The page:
Primary Sjögren's Syndrome (PSS) is a highly prevalent autoimmune disease, typically manifesting as lymphocytic infiltration of the exocrine glands leading to chronically impaired lacrimal and salivary secretion. Sjögren's Syndrome nuclear autoantigen 1 (SSNA1 or NA14) is a major specific target for autoantibodies in PSS but the precise function and clinical relevance of this protein are largely unknown. Orthologues of the gene are absent from many of the commonly used model organisms but are present in Chlamyodomonas reinhardtii (in which it has been termed DIP13) and most protozoa. We report the functional characterisation of the orthologue of SSNA1 in the kinetoplastid parasite, Trypanosoma brucei. Both TbDIP13 and human SSNA1 are small coiled-coil proteins which are predicted to be remote homologues of the actin-binding protein tropomyosin. We use comparative proteomic methods to identify potential interacting partners of TbDIP13. We also show evidence that TbDIP13 is able to self-assemble into fibril-like structures both in vitro and in vivo, a property which may contribute to its immunogenicity. Endogenous TbDIP13 partially co-localises with acetylated α-tubulin in the insect procyclic stage of the parasite. However, deletion of the DIP13 gene in cultured bloodstream and procyclic stages of T. brucei has little effect on parasite growth or morphology, indicating either a degree of functional redundancy or a function in an alternative stage of the parasite life cycle.
We report here the first integrated investigation of both ancient DNA and proteins in archaeobotanical samples: medieval grape (Vitis vinifera L.) seeds, preserved by anoxic waterlogging, from an early medieval (seventh–eighth century A.D.) Byzantine rural settlement in the Salento area (Lecce, Italy) and a late (fourteenth–fifteenth century A.D.) medieval site in York (England). Pyrolysis gas chromatography mass spectrometry documented good carbohydrate preservation, whilst amino acid analysis revealed approximately 90% loss of the original protein content. In the York sample, mass spectrometry-based sequencing identified several degraded ancient peptides. Nuclear microsatellite locus (VVS2, VVMD5, VVMD7, ZAG62 and ZAG79) analysis permitted a tentative comparison of the genetic profiles of both the ancient samples with the modern varieties. The ability to recover microsatellite DNA has potential to improve biomolecular analysis on ancient grape seeds from archaeological contexts. Although the investigation of five microsatellite loci cannot assign the ancient samples to any geographic region or modern cultivar, the results allow speculation that the material from York was not grown locally, whilst the remains from Supersano could represent a trace of contacts with the eastern Mediterranean.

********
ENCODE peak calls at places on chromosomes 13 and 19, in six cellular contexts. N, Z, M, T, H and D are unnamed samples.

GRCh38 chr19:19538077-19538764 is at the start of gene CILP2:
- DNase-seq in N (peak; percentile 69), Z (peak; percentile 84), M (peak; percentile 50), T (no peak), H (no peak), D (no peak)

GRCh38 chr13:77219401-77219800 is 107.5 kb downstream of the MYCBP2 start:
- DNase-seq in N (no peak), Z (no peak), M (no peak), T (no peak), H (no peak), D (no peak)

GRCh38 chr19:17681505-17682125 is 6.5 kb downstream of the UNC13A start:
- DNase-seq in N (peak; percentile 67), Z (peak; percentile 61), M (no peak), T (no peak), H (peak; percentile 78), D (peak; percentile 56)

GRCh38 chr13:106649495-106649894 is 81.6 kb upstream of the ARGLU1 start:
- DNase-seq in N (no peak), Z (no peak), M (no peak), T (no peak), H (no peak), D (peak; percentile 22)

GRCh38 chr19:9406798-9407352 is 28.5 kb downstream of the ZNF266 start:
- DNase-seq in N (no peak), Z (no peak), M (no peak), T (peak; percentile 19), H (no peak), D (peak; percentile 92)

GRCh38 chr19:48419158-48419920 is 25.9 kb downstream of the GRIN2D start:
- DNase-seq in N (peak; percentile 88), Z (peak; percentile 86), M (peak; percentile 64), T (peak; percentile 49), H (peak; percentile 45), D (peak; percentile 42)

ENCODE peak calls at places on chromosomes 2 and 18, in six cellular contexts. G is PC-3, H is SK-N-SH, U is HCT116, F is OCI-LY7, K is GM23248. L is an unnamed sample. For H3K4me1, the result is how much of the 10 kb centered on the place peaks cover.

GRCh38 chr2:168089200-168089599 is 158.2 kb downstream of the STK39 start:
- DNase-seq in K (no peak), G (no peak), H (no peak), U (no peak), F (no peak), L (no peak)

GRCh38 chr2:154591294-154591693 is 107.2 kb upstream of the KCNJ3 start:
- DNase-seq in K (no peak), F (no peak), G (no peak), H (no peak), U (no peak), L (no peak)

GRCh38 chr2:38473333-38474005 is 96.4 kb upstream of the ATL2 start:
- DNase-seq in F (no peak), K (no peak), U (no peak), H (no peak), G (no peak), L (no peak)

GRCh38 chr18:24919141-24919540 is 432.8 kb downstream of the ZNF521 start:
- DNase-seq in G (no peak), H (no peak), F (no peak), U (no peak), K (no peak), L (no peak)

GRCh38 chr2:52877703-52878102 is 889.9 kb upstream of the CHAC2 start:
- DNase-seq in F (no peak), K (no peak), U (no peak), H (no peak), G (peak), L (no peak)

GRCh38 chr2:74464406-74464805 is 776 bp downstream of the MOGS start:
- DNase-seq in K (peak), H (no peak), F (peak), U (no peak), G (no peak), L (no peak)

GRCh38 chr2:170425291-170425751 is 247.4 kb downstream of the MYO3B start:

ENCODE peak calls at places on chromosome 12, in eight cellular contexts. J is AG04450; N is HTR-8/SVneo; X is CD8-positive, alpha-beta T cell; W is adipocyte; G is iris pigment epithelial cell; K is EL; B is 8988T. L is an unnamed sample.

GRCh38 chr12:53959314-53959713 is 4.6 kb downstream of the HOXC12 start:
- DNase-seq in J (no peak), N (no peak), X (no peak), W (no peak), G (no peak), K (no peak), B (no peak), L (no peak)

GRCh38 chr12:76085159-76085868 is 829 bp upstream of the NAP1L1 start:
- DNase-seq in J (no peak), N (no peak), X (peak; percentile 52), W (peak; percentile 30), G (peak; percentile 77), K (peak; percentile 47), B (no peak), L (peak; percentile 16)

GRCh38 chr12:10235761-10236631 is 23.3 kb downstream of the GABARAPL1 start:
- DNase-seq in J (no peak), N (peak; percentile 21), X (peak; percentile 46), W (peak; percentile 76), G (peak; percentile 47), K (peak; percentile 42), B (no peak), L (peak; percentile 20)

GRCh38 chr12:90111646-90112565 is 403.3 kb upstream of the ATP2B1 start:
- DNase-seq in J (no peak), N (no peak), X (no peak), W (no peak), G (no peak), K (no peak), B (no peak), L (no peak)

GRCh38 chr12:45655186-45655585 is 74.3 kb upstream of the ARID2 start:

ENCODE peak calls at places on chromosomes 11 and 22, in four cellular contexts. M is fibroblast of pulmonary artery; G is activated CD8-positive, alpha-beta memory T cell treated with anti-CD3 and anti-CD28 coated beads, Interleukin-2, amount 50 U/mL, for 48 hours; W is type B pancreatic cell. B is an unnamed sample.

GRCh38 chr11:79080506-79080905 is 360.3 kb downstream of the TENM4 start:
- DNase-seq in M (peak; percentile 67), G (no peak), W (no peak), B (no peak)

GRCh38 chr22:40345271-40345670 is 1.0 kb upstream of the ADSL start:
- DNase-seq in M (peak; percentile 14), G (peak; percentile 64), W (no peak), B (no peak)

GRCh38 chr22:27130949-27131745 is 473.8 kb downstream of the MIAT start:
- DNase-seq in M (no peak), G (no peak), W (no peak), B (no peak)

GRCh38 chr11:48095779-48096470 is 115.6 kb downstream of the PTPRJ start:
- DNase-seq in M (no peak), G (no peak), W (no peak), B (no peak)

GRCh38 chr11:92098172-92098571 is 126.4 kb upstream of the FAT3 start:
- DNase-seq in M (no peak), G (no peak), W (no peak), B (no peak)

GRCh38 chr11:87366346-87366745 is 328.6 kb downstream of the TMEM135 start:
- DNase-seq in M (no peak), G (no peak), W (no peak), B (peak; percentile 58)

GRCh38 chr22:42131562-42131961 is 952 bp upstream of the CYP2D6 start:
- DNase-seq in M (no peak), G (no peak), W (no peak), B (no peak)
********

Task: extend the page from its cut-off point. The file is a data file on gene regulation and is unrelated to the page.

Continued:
Electronic supplementary material
The online version of this article (doi:10.1007/s00114-009-0629-3) contains supplementary material, which is available to authorized users.
Archaeobotany; Grape; Ancient DNA; Ancient proteins; Mass spectrometry; Proteomics; Vitis vinifera
Recreational activities, such as water sports and adventure travel, are emerging as an important risk factor for leptospirosis, a potentially fatal zoonosis. We report the clinical course of 2 patients who acquired leptospirosis through participation in water sports. Physicians caring for patients who participate in adventure travel involving water sports should be familiar with the risk factors for and diagnosis, prevention, and treatment of leptospirosis.
In vivo induced antigen technology (IVIAT) is an immuno-screening technique that identifies bacterial antigens expressed during infection and not during standard in vitro culturing conditions. We applied IVIAT to Bacillus anthracis and identified PagA, seven members of a N-acetylmuramoyl-L-alanine amidase autolysin family, three P60 family lipoproteins, two transporters, spore cortex lytic protein SleB, a penicillin binding protein, a putative prophage holin, respiratory nitrate reductase NarG, and three proteins of unknown function. Using quantitative real-time PCR comparing RNA isolated from in vitro cultured B. anthracis to RNA isolated from BALB/c mice infected with virulent Ames strain B. anthracis, we confirmed induced expression in vivo for a subset of B. anthracis genes identified by IVIAT, including L-alanine amidases BA3767, BA4073, and amiA (pXO2-42); the bacteriophage holin gene BA4074; and pagA (pXO1-110). The exogenous addition of two purified putative autolysins identified by IVIAT, N-acetylmuramoyl-L-alanine amidases BA0485 and BA2446, to vegetative B. anthracis cell suspensions induced a species-specific change in bacterial morphology and reduction in viable bacterial cells. Many of the proteins identified in our screen are predicted to affect peptidoglycan re-modeling, and our results support significant cell wall structural remodeling activity during B. anthracis infection. Identification of L-alanine amidases with B. anthracis specificity may suggest new potential therapeutic targets.